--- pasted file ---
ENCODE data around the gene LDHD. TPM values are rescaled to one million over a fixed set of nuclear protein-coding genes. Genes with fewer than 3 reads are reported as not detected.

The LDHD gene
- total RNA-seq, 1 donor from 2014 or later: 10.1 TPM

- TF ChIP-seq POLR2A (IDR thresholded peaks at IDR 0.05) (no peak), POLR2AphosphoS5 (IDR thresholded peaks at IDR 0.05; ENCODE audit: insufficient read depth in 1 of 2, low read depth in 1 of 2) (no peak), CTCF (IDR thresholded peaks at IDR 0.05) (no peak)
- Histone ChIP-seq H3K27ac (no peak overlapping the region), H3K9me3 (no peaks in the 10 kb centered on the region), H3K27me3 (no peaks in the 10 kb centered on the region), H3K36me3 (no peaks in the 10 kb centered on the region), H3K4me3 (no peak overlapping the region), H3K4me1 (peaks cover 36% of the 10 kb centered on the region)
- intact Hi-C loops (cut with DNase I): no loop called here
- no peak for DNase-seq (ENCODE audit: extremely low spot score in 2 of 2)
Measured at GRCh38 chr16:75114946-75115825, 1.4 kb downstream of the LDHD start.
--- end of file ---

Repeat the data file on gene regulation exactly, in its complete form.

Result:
ENCODE data around the gene LDHD. TPM values are rescaled to one million over a fixed set of nuclear protein-coding genes. Genes with fewer than 3 reads are reported as not detected.

The LDHD gene
- total RNA-seq, 1 donor from 2014 or later: 10.1 TPM

- TF ChIP-seq POLR2A (IDR thresholded peaks at IDR 0.05) (no peak), POLR2AphosphoS5 (IDR thresholded peaks at IDR 0.05; ENCODE audit: insufficient read depth in 1 of 2, low read depth in 1 of 2) (no peak), CTCF (IDR thresholded peaks at IDR 0.05) (no peak)
- Histone ChIP-seq H3K27ac (no peak overlapping the region), H3K9me3 (no peaks in the 10 kb centered on the region), H3K27me3 (no peaks in the 10 kb centered on the region), H3K36me3 (no peaks in the 10 kb centered on the region), H3K4me3 (no peak overlapping the region), H3K4me1 (peaks cover 36% of the 10 kb centered on the region)
- intact Hi-C loops (cut with DNase I): no loop called here
- no peak for DNase-seq (ENCODE audit: extremely low spot score in 2 of 2)
Measured at GRCh38 chr16:75114946-75115825, 1.4 kb downstream of the LDHD start.